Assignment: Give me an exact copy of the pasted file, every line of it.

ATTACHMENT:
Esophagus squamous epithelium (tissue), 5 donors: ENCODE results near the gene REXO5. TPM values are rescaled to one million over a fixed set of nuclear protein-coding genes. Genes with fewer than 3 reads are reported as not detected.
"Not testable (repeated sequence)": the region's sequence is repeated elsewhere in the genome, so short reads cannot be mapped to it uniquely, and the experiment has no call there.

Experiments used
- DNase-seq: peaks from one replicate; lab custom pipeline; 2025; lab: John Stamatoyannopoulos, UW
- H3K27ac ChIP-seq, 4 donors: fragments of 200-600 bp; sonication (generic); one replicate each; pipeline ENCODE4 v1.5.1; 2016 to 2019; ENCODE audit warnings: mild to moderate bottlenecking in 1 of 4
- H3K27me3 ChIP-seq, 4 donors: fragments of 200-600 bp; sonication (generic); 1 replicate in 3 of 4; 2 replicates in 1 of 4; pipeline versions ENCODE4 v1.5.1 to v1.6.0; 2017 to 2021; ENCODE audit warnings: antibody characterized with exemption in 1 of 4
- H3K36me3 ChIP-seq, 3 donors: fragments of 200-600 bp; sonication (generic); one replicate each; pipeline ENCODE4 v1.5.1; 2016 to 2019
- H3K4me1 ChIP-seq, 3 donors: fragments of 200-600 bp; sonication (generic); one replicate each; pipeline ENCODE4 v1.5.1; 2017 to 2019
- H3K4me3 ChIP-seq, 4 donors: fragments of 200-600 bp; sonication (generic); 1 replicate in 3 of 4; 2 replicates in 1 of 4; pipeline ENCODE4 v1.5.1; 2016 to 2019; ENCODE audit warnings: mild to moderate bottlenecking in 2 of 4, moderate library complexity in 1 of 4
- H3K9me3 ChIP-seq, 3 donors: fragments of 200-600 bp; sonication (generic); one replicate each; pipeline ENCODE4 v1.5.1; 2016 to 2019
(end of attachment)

Esophagus squamous epithelium (tissue), 5 donors: ENCODE results near the gene REXO5. TPM values are rescaled to one million over a fixed set of nuclear protein-coding genes. Genes with fewer than 3 reads are reported as not detected.
"Not testable (repeated sequence)": the region's sequence is repeated elsewhere in the genome, so short reads cannot be mapped to it uniquely, and the experiment has no call there.

Experiments used
- DNase-seq: peaks from one replicate; lab custom pipeline; 2025; lab: John Stamatoyannopoulos, UW
- H3K27ac ChIP-seq, 4 donors: fragments of 200-600 bp; sonication (generic); one replicate each; pipeline ENCODE4 v1.5.1; 2016 to 2019; ENCODE audit warnings: mild to moderate bottlenecking in 1 of 4
- H3K27me3 ChIP-seq, 4 donors: fragments of 200-600 bp; sonication (generic); 1 replicate in 3 of 4; 2 replicates in 1 of 4; pipeline versions ENCODE4 v1.5.1 to v1.6.0; 2017 to 2021; ENCODE audit warnings: antibody characterized with exemption in 1 of 4
- H3K36me3 ChIP-seq, 3 donors: fragments of 200-600 bp; sonication (generic); one replicate each; pipeline ENCODE4 v1.5.1; 2016 to 2019
- H3K4me1 ChIP-seq, 3 donors: fragments of 200-600 bp; sonication (generic); one replicate each; pipeline ENCODE4 v1.5.1; 2017 to 2019
- H3K4me3 ChIP-seq, 4 donors: fragments of 200-600 bp; sonication (generic); 1 replicate in 3 of 4; 2 replicates in 1 of 4; pipeline ENCODE4 v1.5.1; 2016 to 2019; ENCODE audit warnings: mild to moderate bottlenecking in 2 of 4, moderate library complexity in 1 of 4
- H3K9me3 ChIP-seq, 3 donors: fragments of 200-600 bp; sonication (generic); one replicate each; pipeline ENCODE4 v1.5.1; 2016 to 2019